“Although originally enacted with reference to defamation, the privilege is now held applicable to any communication, whether or not it amounts to a publication, and all torts except malicious prosecution.” Silberg, 50 Cal.3d at 212, 266 Cal.Rptr. 638, 786 P.2d 365. It is well established, for example, that claims for intentional infliction of emotion distress are subject to the litigation privilege. See Rusheen v. Cohen, 37 Cal.4th 1048, 1064, 39 Cal.Rptr.3d 516, 128 P.3d 713 (2006) (citing Kachig v. Boothe, 22 Cal.App.3d 626, 640-41, 99 Cal.Rptr. 393 (1971)). Additionally, in the absence of statutory language indicating a contrary legislative intent, the litigation privilege applies to statutory causes of action as well. See, e.g., Ribas v. Clark, 38 Cal.3d 355, 364-65, 212 Cal.Rptr. 143, 696 P.2d 637 (1985) (“It appears no case has ever considered the applicability of [the litigation privilege] to statutory causes of action. However, the purpose of the judicial proceedings privilege seems no less relevant to such claims . . . [N]othing indicates that in enacting Penal Code section 637.2 the Legislature intended to immunize causes of action under that statute from the traditional privileges applicable to various forms of oral evidence”); see also Rubin, 4 Cal.4th at 1202-03, 17 Cal. Rptr.2d 828, 847 P.2d 1044 (applying the litigation privilege to claims under California’s unfair competition law, Business & Professions Code §§ 17200 et seq. because “[i]f the policies underlying section 47(b) are sufficiently strong to support an absolute privilege [against common law 10 tort claims]”, the resulting immunity should not evaporate merely because the plaintiff discovers a conveniently different [statutory] label for pleading what is in substance an identical grievance arising from identical conduct as that protected by section 47(b)).
No published California case appears to have examined the interaction between the litigation privilege and the Rosenthal Act. Were the privilege to apply broadly to Rosenthal Act claims, however, it would effectively immunize conduct that the Act prohibits. The Act, for example, proscribes threats that failure to pay a consumer debt may result in the garnishment of the debtor’s wages or the sale of his property, CAL. Cry. CODE § 1788.10(e), as well as repeated, continuous and harassing telephone calls id., § 1788.11(d), (e). This is precisely the type of conduct in which the Oeis allege defendants engaged.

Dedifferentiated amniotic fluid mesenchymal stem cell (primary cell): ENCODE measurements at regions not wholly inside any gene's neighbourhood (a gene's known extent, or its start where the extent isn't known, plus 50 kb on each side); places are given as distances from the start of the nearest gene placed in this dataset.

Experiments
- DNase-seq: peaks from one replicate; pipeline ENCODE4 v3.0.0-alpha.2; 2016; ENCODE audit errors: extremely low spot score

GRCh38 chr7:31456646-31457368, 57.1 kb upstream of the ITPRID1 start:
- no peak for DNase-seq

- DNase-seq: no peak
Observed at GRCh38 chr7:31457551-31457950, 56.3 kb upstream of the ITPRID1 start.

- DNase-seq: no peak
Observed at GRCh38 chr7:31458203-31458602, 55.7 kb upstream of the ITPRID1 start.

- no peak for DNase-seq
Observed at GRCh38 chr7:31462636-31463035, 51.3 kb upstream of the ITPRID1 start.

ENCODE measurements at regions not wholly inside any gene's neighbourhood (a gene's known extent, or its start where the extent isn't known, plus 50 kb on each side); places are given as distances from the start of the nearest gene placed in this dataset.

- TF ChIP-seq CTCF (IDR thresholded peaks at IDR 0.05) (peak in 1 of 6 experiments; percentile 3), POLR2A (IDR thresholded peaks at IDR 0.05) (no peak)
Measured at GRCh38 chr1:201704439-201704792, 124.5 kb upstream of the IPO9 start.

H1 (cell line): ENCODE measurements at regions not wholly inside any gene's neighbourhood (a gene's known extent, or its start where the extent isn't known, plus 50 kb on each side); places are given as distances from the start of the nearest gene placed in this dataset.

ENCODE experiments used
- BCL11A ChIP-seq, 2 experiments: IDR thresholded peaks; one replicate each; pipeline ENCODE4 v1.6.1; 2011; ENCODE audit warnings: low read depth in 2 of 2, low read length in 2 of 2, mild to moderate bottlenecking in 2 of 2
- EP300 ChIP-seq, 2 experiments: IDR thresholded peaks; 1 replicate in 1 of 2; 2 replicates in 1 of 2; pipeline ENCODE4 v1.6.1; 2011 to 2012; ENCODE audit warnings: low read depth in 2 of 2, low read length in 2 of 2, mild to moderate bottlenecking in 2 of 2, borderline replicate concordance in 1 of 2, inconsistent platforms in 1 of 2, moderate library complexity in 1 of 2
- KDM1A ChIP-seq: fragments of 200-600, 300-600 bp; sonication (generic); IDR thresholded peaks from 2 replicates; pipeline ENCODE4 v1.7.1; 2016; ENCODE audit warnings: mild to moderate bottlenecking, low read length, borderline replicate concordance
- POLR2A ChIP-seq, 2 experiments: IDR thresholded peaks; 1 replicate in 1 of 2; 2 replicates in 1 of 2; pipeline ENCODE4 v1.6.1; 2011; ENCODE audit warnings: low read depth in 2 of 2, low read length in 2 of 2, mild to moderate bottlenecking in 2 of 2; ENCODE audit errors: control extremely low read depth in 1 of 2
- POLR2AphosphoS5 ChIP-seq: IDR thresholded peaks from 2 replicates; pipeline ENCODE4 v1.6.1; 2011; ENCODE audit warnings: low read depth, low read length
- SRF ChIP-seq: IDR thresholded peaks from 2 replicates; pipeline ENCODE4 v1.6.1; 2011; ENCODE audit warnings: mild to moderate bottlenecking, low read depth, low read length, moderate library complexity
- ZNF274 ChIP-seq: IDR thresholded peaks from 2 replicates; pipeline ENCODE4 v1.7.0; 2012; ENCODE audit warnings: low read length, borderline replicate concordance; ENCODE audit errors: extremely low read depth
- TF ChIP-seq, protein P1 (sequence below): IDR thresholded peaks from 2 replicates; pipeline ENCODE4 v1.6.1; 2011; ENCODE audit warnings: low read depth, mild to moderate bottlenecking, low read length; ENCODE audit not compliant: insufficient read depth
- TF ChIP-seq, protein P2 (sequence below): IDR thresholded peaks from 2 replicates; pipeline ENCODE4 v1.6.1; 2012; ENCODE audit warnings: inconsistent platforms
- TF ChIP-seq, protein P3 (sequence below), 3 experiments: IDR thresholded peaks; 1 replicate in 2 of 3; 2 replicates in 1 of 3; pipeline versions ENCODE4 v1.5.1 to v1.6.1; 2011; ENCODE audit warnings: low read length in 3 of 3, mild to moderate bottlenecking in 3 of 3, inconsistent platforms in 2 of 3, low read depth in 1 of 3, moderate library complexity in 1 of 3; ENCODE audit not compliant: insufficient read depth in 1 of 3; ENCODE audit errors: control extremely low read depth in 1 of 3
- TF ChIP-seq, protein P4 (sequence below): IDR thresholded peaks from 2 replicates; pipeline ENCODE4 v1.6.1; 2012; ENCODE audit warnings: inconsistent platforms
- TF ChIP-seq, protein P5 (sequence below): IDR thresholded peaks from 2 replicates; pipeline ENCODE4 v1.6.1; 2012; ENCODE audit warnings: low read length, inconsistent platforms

The complaint alleges that, after commencing a state-court collection action, defendants called the Oeis incessantly on the telephone, verbally harassing them and falsely accusing them of owing North Star an outstanding debt. The complaint further alleges that the communications were intended to goad the Oeis into paying the debt they purportedly owed North Star. Payment, of course, was also the remedy North Star sought in the pending collection action. If the litigation privilege were applicable to Rosenthal Act claims, these communications would fall within its scope as they were made by a litigant in connection with a judicial proceeding to achieve the object of the litigation. See Wentner v. Ridgewood Energy Corp., 62 F.3d 1427, 1995 WL 470866, *11 (9th Cir. Aug.9, 1995) (Unpub.Disp.) (“We conclude that Ridgewood’s communications to Wentner are privileged as statements related to the present litigation. The statement `we’ll destroy you,’ within the context of a settlement discussion, is protected under the litigation privilege as an attempt to achieve the objects of the litigation”); see also Asia Investment Co. v. Borowski, 133 Cal. App.3d 832, 843, 184 Cal.Rptr. 317 (1982) (holding that settlement proposals, even if “made in a manner which might be considered a veiled `threat,'” are privileged tinder Civil Code § 47(2)); Sosa v. DIRECTV, Inc., 437 F.3d 923, 936 (9th Cir. 2006) (noting that California’s litigation privilege protects presuit settlement demands); Blanchard v. DIRECTV, Inc. 123 Cal.App.4th 903, 921-22, 20 Cal.Rptr.3d 385 (2004) (stating that “[t]he litigation privilege is simply a test of connectedness or logical relationship to litigation,” and noting that a party cannot avoid application of the privilege by arguing that statements were published to coerce a settlement); Home Ins. Co. v. Zurich Ins. Co., 96 Cal.App.4th 17, 24, 116 Cal.Rptr.2d 583 (2002) (“The privilege attaches even though the publication was made outside a courtroom, as many portions of a `judicial proceeding’ occur outside of open court. . . . It applies to statements made by counsel during settlement negotiations,” internal quotation marks omitted); Eisenberg v. Alameda Newspapers, Inc., 74 Cal.App.4th 1359, 1379-80, 88 Cal. Rptr.2d 802 (1999) (noting that a “classic example” of a situation in which the litigation privilege would apply is an “attorney demand letter threatening to file a lawsuit if a claim is not settled”).